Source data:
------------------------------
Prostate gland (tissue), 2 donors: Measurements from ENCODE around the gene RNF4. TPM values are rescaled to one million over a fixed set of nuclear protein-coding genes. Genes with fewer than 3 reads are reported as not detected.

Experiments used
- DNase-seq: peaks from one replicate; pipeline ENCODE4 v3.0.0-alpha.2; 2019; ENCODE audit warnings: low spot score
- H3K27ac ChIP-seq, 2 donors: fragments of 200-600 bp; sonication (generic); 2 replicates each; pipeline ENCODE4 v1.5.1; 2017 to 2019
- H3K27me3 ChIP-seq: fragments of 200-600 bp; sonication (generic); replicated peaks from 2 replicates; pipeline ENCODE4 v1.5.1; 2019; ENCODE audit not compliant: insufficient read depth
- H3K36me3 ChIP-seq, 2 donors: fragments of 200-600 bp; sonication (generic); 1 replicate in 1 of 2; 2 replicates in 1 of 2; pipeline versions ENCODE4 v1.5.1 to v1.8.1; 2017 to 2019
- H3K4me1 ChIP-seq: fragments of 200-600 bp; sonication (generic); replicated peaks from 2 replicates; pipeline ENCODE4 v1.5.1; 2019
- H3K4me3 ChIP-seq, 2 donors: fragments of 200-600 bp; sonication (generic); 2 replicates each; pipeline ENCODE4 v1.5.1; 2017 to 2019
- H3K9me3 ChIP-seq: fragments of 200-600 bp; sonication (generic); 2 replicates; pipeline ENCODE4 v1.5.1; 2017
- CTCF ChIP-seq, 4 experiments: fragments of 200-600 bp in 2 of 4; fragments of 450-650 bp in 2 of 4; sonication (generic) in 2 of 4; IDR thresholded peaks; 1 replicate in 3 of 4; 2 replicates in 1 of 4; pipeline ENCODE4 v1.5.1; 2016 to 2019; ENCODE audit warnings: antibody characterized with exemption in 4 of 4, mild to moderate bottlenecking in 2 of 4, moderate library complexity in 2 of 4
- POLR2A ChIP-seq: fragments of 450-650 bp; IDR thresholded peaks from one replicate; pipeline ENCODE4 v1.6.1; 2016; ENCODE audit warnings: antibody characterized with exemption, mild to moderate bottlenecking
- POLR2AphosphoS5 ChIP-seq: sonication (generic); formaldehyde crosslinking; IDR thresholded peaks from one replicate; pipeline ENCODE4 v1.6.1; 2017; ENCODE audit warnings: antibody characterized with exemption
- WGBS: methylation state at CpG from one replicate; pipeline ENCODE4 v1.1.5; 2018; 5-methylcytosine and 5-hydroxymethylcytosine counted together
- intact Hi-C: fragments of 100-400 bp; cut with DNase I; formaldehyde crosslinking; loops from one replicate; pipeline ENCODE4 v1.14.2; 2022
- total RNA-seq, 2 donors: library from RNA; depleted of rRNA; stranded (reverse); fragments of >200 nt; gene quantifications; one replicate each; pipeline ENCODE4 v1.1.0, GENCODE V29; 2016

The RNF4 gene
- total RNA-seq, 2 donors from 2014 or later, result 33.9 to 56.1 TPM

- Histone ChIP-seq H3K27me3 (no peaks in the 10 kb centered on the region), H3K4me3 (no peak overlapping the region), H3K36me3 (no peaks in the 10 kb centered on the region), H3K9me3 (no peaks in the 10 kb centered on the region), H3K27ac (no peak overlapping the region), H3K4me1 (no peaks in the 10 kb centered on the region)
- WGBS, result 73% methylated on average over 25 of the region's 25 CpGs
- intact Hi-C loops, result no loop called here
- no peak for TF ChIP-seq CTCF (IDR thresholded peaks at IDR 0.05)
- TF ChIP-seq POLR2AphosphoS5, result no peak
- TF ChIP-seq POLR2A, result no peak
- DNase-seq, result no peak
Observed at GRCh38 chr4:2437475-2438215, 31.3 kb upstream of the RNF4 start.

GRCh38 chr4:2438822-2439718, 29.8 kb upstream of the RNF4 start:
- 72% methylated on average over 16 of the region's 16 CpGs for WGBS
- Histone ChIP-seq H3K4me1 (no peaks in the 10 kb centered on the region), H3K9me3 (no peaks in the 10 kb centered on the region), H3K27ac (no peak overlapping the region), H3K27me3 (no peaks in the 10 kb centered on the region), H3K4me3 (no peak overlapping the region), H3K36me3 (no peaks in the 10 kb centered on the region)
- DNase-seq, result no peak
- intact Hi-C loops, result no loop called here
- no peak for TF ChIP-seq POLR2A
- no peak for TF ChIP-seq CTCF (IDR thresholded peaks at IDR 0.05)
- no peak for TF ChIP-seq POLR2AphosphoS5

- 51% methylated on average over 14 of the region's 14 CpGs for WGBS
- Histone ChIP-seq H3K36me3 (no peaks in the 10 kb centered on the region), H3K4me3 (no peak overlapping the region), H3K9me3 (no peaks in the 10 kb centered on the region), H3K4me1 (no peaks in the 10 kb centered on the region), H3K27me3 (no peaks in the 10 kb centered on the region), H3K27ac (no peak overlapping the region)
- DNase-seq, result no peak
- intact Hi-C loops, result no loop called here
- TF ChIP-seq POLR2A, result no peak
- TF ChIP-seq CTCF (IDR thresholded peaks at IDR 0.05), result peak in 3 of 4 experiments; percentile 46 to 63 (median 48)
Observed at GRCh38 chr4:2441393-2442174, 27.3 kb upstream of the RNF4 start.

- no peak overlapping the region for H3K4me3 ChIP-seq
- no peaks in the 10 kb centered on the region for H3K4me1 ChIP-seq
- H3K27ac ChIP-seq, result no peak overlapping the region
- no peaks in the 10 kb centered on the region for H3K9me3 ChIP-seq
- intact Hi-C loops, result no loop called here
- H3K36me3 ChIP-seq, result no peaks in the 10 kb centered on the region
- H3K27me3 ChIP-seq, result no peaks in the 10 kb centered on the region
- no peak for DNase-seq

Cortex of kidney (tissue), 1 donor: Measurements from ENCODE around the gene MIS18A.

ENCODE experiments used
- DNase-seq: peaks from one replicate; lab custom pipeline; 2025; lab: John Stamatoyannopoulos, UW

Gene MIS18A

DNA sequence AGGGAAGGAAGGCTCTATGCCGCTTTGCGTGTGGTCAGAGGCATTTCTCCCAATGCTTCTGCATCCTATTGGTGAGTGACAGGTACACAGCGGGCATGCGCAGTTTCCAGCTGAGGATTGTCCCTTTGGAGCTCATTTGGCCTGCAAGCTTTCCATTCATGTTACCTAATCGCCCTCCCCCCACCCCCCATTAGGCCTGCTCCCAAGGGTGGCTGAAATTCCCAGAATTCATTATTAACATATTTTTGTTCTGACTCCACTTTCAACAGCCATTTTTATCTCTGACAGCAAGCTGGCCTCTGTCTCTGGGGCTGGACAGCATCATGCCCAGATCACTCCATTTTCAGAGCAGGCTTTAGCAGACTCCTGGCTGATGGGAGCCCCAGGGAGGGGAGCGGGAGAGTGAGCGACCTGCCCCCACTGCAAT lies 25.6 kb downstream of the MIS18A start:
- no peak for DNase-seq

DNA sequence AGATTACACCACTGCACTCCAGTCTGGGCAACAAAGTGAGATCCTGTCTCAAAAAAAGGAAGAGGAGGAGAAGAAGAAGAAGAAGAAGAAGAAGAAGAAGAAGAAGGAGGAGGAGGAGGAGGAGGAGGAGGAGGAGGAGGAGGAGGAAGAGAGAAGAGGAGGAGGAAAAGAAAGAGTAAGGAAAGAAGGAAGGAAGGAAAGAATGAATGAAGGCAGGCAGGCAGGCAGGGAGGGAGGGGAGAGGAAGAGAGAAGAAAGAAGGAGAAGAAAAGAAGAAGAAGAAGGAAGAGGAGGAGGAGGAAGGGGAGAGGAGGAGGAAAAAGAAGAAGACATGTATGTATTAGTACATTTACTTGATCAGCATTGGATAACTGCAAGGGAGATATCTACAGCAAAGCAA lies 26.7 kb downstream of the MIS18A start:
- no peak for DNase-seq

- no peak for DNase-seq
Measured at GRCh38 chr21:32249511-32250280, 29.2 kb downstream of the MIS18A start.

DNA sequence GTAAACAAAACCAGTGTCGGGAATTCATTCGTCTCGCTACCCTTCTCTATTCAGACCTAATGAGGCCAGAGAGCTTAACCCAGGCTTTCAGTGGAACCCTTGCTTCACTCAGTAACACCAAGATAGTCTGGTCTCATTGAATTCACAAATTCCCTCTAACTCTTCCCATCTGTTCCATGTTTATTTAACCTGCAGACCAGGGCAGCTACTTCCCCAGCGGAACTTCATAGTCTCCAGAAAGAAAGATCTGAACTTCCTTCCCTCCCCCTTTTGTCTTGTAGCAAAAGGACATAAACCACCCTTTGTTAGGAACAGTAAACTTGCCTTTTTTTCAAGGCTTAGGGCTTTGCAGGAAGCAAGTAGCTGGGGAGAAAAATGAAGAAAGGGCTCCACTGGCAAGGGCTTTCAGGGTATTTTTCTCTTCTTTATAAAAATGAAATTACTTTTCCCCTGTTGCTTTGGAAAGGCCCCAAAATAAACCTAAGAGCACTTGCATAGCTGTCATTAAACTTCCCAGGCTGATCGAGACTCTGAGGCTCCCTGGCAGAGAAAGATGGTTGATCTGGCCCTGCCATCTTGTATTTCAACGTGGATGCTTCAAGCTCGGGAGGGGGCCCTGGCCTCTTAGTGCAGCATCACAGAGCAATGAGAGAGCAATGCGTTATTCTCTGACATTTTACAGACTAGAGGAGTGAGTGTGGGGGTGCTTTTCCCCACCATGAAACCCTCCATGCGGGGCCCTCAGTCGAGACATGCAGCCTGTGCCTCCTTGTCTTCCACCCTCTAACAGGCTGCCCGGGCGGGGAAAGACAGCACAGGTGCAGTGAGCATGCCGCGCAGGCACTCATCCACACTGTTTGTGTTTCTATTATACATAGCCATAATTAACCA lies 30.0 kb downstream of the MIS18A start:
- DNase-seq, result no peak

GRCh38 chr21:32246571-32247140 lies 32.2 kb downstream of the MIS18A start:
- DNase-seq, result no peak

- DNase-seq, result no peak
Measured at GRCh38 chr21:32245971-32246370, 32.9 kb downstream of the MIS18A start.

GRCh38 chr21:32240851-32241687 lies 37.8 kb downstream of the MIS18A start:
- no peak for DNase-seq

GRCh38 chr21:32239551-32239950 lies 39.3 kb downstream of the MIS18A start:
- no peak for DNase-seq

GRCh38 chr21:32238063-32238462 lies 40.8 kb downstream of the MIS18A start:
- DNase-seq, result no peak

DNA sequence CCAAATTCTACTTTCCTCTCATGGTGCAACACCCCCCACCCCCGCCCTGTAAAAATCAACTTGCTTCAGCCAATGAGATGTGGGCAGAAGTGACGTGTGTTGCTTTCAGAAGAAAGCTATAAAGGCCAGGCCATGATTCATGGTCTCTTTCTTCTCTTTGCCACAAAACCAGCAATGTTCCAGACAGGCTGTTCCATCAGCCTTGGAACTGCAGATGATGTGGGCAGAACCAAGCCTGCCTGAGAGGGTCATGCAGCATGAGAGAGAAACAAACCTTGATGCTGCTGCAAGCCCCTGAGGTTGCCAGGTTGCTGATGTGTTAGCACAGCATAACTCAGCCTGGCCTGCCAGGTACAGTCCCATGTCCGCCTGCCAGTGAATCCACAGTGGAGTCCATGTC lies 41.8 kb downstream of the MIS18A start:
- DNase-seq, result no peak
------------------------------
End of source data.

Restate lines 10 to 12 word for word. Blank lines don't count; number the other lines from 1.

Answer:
- CTCF ChIP-seq, 4 experiments: fragments of 200-600 bp in 2 of 4; fragments of 450-650 bp in 2 of 4; sonication (generic) in 2 of 4; IDR thresholded peaks; 1 replicate in 3 of 4; 2 replicates in 1 of 4; pipeline ENCODE4 v1.5.1; 2016 to 2019; ENCODE audit warnings: antibody characterized with exemption in 4 of 4, mild to moderate bottlenecking in 2 of 4, moderate library complexity in 2 of 4
- POLR2A ChIP-seq: fragments of 450-650 bp; IDR thresholded peaks from one replicate; pipeline ENCODE4 v1.6.1; 2016; ENCODE audit warnings: antibody characterized with exemption, mild to moderate bottlenecking
- POLR2AphosphoS5 ChIP-seq: sonication (generic); formaldehyde crosslinking; IDR thresholded peaks from one replicate; pipeline ENCODE4 v1.6.1; 2017; ENCODE audit warnings: antibody characterized with exemption